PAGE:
# Uniform Convergence of Taylor Polynomial

Let F: [a,b]-> R be infinitely differentiable on [a,b]. Let $|F^{(n)}(x)| \leq C$, where $F^{(n)}(x)$ is the $n^\text{th}$ derivative of $F$, and $C$ is a nonnegative constant. Let $P_n(x)$ be the Taylor polynomial of order $n$ of $F$, centered around $y$. Prove the sequence of functions $P_n$(x) uniformly converges to $F(x)$ on $[a,b]$.

To start off, for all $\varepsilon>0$ there's a natural number $N$ such that $|P_n(x)-F(x)|< \varepsilon$ when $n \geq N$.

I know F can be represented as a Taylor series, but there can be error $E$ in this representation, so let $F = P_n(x)-E$. So $|E|< \varepsilon$. $E = F^{(n+1)}(x)\frac{(x-y)}{(n+1)!}$ since it's part of the Taylor polynomial. So $|F^{(n+1)}(x)\frac{(x-y)^{n+1}}{(n+1)!}| < \varepsilon$. This is where I hit a brick wall. How can I get an expression for N out of this? All I can think of is that $(x-y) \leq (b-a)$.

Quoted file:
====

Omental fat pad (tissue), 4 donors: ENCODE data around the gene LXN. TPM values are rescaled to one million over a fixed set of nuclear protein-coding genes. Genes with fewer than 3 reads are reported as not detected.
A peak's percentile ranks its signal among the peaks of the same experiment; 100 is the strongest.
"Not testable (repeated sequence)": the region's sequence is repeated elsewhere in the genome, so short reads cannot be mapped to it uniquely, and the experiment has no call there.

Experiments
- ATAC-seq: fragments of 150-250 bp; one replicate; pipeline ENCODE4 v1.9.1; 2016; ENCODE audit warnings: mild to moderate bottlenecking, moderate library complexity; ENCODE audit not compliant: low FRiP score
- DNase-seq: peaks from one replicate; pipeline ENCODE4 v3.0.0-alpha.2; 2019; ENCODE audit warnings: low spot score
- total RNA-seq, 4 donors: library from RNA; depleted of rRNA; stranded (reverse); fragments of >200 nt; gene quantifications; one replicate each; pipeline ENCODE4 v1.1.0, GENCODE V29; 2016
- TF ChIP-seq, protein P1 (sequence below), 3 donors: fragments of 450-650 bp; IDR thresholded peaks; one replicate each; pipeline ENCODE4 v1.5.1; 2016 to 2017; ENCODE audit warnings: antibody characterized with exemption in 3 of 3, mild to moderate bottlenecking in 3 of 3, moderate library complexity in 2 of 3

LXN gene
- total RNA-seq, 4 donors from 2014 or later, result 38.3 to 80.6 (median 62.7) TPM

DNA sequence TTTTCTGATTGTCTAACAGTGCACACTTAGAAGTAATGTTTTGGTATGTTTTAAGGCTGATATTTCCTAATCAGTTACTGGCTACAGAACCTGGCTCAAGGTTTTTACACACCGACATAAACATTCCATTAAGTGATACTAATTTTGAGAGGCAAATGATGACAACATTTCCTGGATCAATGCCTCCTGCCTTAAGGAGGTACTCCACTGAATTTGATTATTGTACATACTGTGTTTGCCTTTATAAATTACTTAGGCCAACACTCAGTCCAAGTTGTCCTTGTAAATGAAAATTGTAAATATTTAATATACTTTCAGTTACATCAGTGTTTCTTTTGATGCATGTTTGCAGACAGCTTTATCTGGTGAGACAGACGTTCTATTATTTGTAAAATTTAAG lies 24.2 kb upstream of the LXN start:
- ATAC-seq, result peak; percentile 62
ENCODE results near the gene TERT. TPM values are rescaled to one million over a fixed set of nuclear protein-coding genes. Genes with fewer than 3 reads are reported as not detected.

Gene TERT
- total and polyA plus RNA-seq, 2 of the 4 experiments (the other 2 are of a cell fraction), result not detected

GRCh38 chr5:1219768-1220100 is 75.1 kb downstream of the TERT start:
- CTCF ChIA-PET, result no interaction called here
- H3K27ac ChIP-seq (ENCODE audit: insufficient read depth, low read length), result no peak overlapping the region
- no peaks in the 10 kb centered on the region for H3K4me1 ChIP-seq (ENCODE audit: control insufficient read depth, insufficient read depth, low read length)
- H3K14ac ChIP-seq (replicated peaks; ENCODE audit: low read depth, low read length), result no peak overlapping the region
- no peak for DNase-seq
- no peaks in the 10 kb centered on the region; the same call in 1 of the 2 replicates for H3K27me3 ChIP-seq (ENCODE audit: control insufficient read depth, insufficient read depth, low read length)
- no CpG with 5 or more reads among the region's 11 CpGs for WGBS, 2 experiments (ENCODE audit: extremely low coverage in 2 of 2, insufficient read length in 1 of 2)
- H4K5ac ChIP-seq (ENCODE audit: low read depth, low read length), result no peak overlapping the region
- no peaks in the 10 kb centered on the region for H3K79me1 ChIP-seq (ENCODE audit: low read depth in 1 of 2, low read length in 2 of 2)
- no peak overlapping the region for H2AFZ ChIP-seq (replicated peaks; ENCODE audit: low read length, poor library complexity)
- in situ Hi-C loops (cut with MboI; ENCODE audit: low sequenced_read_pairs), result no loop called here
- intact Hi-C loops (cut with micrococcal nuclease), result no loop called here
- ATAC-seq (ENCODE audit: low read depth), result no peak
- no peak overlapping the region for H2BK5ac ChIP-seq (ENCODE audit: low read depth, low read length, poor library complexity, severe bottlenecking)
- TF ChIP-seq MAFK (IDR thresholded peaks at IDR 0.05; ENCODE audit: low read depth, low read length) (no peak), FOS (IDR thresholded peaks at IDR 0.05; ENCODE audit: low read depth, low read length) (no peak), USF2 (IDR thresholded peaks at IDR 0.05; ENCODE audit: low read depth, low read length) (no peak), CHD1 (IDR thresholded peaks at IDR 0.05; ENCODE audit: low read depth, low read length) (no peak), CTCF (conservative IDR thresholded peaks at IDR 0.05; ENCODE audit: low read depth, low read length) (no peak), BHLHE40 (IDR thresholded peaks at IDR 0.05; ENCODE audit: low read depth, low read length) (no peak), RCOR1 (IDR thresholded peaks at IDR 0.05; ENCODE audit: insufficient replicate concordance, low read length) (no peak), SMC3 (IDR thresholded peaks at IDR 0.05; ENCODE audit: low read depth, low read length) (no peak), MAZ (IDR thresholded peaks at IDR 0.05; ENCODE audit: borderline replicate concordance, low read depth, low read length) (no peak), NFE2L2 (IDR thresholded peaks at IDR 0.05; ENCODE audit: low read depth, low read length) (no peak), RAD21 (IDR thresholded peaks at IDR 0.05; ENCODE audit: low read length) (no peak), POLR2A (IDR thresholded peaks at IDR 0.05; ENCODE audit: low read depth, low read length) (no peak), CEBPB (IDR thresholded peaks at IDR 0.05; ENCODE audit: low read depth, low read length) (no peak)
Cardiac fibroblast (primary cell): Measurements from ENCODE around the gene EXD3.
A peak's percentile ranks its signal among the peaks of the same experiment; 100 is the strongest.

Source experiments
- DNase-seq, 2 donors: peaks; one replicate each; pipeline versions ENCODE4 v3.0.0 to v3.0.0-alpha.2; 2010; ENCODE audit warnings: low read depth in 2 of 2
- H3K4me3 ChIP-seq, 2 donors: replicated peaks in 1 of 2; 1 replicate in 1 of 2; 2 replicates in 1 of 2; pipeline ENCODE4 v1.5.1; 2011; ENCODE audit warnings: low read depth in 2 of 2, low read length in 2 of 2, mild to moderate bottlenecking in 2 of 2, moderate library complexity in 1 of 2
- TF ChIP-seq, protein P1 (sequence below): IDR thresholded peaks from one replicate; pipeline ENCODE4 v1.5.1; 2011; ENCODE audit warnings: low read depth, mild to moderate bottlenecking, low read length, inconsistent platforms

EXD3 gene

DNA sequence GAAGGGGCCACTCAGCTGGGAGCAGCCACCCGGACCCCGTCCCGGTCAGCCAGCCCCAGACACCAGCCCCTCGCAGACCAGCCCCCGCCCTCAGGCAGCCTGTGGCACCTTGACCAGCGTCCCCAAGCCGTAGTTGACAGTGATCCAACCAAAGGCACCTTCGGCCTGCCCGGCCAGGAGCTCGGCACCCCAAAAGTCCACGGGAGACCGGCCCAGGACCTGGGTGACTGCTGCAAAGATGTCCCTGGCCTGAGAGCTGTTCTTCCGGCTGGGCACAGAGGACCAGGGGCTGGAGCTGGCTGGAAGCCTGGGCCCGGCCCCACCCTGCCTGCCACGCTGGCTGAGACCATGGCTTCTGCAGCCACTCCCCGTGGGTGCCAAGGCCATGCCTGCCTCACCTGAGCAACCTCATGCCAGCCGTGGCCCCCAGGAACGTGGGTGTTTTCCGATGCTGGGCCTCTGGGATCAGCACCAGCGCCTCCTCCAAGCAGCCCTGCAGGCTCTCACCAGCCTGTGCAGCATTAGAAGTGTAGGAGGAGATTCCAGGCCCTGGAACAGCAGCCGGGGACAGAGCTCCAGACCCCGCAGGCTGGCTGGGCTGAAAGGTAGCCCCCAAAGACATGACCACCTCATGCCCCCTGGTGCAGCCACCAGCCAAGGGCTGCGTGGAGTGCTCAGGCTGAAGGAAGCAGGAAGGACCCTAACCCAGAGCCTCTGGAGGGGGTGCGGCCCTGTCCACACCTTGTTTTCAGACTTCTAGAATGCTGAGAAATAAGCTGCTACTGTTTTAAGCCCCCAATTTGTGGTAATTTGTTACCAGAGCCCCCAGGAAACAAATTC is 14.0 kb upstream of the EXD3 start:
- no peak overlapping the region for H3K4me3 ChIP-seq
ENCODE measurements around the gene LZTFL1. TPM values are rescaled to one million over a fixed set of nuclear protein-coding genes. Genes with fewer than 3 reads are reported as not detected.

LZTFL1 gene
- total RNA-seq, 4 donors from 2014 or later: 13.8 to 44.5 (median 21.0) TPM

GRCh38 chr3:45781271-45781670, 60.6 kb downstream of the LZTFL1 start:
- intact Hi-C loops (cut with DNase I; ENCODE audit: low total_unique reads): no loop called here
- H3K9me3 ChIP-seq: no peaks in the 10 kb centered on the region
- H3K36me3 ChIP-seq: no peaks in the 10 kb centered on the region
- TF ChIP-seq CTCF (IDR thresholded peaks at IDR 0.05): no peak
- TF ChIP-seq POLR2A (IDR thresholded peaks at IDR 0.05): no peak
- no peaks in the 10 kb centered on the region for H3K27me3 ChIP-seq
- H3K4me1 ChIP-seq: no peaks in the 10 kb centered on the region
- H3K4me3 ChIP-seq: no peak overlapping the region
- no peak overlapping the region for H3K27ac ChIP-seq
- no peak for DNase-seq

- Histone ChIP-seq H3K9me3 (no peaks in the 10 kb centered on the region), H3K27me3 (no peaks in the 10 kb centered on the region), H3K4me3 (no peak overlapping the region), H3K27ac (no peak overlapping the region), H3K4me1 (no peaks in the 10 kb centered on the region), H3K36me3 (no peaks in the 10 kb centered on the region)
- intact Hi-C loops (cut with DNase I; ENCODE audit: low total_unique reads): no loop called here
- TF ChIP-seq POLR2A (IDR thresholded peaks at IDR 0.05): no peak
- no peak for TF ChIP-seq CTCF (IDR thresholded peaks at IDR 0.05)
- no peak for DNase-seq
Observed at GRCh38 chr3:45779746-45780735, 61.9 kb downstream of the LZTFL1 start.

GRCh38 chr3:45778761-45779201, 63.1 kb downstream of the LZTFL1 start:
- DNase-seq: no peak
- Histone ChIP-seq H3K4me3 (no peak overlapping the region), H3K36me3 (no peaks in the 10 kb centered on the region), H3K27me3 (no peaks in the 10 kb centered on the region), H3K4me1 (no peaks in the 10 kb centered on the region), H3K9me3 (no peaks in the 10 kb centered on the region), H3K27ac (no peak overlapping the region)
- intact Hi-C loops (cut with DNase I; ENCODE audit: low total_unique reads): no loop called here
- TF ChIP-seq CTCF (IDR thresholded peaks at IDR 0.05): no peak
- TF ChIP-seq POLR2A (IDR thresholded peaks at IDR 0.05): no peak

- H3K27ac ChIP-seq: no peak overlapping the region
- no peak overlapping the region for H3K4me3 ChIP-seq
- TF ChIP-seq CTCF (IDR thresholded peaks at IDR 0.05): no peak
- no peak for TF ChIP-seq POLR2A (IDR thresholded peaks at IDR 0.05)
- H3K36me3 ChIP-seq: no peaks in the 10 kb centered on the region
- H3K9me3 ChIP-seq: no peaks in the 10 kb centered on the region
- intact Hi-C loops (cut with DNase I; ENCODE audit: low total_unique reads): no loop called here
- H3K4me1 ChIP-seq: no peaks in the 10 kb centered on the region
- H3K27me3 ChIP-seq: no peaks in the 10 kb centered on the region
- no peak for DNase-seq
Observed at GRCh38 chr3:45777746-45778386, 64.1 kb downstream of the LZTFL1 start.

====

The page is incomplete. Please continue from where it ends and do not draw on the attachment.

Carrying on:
$$R_n(x)=\int_y^x\frac{f^{(n+1)}(t)}{n!}(x-t)^ndt$$
Then $$|R_n(x)|\leqslant C\int_y^x\frac{|x-t|^n}{n!}dt$$
That is, you need to show $R_n\to 0$ uniformly. Alternatively, you can use Lagrange's form of the remainder $$R_n(x)={f^{(n+1)}(\xi)}\frac{(x-y)^{n+1}}{(n+1)!}$$ for some intermediate point depending on $y$ and $x$.
• But I think I am onto something; just to make sure, $F^{(n+1)}(x)$ in my original post is a constant, right? By the way, the x should actually be y in this case. Nov 7, 2013 at 22:32